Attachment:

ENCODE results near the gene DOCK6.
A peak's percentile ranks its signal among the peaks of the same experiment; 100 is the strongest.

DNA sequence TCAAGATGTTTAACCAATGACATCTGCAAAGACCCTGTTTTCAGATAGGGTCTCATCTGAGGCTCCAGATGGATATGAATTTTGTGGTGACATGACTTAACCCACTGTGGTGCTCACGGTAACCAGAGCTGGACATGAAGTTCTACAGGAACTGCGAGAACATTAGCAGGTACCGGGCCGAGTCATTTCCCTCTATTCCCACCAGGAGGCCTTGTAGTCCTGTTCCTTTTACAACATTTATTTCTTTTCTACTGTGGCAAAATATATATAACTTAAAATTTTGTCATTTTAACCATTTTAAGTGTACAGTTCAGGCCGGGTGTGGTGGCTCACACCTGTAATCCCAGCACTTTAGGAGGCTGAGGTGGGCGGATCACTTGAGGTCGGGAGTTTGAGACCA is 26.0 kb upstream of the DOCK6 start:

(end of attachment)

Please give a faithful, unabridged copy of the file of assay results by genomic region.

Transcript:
ENCODE results near the gene DOCK6.
A peak's percentile ranks its signal among the peaks of the same experiment; 100 is the strongest.

DNA sequence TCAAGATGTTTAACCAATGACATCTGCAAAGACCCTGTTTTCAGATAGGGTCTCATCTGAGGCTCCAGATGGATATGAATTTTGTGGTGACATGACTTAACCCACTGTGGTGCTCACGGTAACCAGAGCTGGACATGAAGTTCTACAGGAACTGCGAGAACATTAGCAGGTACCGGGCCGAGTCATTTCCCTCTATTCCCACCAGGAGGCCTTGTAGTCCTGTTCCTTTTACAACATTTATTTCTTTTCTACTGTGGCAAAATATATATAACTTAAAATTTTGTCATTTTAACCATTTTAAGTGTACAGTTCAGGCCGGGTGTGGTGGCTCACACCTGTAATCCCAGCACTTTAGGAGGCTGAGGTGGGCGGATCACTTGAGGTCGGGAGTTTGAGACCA is 26.0 kb upstream of the DOCK6 start: